In short, at best we're looking at seasonal CR, with fewer calories in winter and compensatory overfeeding in the summer. So much for anything like a regular CR study design...
 
In fact, given these cows were grazing ad lib outdoors, its not at all clear which groups were eating the most total calories year round, a fact that is reflected in the weights of the six groups of cows (3 feed levels x 2 years of first mating, aka parturition) at age 8, the only point at which cow weight was reported:
 
XgZQ59a.png
 
As you can see, depending on the first year the cows were mated, the difference in weights between the three feeding groups was either 5 to 7.5% of total body weight. A pretty paltry difference, given that it's pretty common for CR mice to way 30-50% less than ad lib mice, and humans to lose a similar fraction of body weight when practicing CR (e.g. I went from 172 → 120 lbs, a difference of 36%). If fact, the authors observed "no statistically significant differences were seen in these weights".
 
There goes the whole idea that this was a CR study... But let's proceed.
 
In fact, not only weren't the weight differences statistically significant, the so-called "CR" cows (low group) weren't even consistently the thinnest! In the 3-year parturition group, the "medium" supplemented group weighed less than the "low" group.
 
But it gets worse...
 
What these researchers were interested in really was calf production. So they looked at all kinds of statistics about the calves from each of the six groups. Given the lack of a lower weight in the mothers, it's not surprising the calves didn't show any adverse effects either. In fact, if anything it was the opposite:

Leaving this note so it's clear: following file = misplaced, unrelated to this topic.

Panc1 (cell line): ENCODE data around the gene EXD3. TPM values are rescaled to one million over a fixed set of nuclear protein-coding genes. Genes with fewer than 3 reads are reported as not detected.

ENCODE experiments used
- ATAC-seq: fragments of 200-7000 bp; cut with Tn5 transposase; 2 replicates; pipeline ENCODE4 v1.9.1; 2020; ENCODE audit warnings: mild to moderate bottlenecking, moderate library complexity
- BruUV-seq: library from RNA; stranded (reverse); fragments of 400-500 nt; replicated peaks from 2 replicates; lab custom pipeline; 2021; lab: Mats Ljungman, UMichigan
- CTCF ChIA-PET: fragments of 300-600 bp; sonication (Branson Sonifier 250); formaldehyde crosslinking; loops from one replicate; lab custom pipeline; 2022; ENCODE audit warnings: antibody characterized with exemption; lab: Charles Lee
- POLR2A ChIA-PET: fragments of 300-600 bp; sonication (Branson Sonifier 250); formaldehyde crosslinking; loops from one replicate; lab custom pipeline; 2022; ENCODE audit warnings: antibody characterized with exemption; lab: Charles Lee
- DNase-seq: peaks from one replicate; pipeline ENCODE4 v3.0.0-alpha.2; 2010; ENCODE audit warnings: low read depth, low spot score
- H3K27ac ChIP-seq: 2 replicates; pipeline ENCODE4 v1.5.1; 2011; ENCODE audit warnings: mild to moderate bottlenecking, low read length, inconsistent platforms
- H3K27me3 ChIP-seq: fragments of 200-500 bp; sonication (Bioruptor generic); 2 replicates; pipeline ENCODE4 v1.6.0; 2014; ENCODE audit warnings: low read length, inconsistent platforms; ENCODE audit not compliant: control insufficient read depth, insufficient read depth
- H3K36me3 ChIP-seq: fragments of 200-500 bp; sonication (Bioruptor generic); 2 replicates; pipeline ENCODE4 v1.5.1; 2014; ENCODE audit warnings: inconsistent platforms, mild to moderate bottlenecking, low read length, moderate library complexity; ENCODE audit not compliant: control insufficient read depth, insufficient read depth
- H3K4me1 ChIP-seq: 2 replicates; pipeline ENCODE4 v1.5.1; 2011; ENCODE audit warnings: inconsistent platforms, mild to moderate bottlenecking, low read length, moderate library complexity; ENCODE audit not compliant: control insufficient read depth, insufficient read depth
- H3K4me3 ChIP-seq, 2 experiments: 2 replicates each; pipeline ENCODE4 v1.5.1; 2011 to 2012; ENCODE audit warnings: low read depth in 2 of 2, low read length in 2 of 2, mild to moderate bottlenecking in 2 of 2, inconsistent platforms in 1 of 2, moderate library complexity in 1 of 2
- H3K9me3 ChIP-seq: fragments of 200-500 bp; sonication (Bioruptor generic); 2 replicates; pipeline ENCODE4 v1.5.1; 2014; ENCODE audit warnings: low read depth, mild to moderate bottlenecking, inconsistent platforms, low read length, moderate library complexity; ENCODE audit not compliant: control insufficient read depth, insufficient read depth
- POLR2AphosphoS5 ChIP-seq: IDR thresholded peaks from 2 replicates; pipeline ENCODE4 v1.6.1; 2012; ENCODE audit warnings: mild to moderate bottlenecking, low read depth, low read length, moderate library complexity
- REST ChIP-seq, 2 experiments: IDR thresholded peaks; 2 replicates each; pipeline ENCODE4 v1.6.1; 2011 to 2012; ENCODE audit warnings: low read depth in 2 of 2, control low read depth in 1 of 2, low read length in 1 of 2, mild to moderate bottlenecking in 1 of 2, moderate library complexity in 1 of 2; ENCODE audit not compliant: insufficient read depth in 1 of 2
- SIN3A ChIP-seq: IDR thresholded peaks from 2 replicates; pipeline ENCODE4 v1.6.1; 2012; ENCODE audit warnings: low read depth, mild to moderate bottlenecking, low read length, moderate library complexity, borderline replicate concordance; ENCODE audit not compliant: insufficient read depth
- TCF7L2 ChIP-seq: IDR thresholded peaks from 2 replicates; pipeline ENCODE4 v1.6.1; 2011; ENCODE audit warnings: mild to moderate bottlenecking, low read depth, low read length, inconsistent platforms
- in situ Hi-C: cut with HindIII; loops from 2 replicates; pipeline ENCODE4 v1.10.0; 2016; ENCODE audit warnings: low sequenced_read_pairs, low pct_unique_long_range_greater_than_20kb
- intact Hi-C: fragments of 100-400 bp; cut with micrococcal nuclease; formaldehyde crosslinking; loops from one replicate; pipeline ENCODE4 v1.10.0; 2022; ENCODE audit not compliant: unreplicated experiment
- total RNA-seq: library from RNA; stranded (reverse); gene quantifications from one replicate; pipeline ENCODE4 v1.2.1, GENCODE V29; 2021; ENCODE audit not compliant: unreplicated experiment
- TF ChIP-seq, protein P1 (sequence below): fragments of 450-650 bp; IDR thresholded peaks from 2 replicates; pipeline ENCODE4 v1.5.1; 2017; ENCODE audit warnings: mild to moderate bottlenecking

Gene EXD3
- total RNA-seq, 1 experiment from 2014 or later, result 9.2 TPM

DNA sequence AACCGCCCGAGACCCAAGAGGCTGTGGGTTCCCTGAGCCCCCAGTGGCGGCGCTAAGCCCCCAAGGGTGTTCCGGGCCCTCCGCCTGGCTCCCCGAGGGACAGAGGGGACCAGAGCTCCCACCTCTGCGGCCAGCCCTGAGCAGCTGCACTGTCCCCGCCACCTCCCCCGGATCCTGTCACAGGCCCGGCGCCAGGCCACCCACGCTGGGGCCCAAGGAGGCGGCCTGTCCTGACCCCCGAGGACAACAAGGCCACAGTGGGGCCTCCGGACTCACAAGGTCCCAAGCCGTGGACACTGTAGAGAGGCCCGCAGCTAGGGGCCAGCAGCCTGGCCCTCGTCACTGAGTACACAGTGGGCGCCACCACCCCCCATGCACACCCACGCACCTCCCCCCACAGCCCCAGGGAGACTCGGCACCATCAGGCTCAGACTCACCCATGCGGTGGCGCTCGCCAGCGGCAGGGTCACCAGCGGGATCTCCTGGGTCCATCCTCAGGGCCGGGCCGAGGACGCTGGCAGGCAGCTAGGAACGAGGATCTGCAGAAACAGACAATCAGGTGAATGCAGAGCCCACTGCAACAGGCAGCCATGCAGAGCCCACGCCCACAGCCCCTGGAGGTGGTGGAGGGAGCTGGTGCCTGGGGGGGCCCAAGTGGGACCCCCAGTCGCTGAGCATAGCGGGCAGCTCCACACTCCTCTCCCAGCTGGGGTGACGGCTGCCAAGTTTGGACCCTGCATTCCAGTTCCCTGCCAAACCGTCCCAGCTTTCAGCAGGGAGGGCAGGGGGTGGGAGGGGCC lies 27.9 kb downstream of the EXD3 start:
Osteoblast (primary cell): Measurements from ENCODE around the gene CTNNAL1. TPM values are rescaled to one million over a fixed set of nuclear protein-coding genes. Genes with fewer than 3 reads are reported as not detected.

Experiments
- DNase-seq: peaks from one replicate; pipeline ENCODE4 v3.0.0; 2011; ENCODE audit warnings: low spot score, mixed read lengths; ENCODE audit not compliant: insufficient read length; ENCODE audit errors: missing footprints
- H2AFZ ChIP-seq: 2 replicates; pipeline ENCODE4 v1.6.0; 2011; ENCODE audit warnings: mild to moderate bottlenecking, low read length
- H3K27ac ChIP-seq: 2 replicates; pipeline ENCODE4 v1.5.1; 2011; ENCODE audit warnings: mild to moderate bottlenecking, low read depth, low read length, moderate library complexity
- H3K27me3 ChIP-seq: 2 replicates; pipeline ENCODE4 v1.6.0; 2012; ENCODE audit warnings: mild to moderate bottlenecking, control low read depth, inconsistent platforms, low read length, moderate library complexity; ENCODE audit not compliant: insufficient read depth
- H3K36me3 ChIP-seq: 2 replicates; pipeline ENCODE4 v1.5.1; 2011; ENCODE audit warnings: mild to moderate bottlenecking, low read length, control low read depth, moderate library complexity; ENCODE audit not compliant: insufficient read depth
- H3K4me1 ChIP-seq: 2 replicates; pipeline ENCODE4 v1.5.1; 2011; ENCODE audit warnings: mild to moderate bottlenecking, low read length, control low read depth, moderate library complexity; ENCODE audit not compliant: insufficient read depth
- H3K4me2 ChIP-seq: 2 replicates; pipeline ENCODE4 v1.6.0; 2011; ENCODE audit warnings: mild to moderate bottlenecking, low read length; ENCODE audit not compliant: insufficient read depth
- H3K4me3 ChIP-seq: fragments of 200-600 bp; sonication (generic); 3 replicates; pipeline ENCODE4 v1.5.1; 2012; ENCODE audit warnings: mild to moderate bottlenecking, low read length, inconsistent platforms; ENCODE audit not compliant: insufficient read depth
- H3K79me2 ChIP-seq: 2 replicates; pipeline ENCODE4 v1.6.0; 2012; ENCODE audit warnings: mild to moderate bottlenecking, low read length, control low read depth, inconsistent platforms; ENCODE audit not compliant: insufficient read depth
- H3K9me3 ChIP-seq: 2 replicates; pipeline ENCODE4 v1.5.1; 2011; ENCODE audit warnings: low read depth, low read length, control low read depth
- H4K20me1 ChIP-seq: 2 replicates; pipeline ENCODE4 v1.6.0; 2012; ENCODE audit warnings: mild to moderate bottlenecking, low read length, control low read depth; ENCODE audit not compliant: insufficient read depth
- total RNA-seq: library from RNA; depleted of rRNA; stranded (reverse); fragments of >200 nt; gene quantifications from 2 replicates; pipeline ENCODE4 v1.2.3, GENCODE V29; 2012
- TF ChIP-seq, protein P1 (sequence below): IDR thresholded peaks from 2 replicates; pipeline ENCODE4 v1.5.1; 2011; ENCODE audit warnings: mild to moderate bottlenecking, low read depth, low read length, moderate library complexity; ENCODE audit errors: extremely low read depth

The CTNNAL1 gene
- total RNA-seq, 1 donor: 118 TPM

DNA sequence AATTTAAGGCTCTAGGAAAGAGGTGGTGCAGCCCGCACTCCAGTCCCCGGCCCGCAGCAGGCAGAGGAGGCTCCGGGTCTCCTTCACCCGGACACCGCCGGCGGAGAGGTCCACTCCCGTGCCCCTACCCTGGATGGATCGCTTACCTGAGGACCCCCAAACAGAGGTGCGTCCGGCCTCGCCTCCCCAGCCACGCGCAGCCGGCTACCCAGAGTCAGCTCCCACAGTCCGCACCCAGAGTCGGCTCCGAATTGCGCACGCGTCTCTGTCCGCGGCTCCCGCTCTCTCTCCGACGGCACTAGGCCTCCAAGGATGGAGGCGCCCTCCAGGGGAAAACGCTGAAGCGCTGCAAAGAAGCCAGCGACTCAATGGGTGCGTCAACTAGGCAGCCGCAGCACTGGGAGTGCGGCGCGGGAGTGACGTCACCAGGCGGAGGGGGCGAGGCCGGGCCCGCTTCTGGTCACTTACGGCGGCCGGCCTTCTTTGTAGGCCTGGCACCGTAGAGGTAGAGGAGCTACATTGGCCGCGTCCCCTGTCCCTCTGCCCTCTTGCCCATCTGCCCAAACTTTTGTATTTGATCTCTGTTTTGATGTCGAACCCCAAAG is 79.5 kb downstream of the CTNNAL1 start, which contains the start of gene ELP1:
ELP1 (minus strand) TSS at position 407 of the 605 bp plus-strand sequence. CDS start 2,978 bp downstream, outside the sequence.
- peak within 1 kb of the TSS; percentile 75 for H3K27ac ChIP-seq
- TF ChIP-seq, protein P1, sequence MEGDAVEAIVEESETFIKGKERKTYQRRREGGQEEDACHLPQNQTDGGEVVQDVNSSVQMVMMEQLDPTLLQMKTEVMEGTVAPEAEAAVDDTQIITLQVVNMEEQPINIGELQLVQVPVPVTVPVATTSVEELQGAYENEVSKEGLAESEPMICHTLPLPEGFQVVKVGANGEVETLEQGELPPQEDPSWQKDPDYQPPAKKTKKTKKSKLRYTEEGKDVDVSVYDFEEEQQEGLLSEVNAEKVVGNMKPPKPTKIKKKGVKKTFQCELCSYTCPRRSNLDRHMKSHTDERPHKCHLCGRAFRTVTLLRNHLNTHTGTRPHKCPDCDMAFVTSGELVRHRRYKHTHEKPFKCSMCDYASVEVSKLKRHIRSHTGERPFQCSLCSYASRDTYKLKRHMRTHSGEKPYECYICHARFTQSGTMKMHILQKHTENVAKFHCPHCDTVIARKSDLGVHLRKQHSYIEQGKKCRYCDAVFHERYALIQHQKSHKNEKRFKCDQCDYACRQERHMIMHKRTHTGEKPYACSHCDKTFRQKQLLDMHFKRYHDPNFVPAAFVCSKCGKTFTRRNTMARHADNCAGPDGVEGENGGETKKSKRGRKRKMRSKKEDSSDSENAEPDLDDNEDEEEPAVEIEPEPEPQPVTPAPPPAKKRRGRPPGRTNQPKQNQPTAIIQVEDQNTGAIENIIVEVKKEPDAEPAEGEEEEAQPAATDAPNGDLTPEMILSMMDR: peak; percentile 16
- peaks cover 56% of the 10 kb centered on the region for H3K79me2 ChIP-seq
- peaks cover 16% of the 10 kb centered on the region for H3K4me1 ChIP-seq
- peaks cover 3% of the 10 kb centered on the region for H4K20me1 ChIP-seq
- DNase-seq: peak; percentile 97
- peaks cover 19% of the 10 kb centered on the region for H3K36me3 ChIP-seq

...the cows on the low winter feed level gave birth to a higher percent of calves, and lost less calves to weaning...
 
...neither winter feed level, nor age at first parturition, having any observable or significant effect on mean birth weights.'
 
No differences in 210-day weaning weights approached significance. The unweighted means show a slight advantage for the low winter feed level in four of the six calf crops reported.
 
So the so-called "CR cows" had more babies who were just as plump at birth, had fewer calves die prior to weaning, and had slightly chubbier calves at the time of weaning. Obviously these cows weren't CRed anywhere near the point of infertility, or an inability to produce enough milk to support her calves! 
 
But what about what we really care about, longevity? Here is the full table from above, this time including the "survival" data, highlighted in yellow:
 
EGc0Tg1.png
 
The study was started in 1948, so at the first headcount reported (in 1956), the cows were around 8 years old, and the second count (in 1957) the cows were 9 years old. Right off the bat you see the numbers of cows in each group are small, and the survivorship pattern is all over the map. In the 2-year parturition groups, it looks almost like the CR (Low) group is doing better, particularly relative to the overfed (High) group. But in the 3-year parturition group, the Low and High survivorship is virtually identical at both time points. So much for a survivorship advantage in CRed cows...
 
But believe it or not, it gets even worse...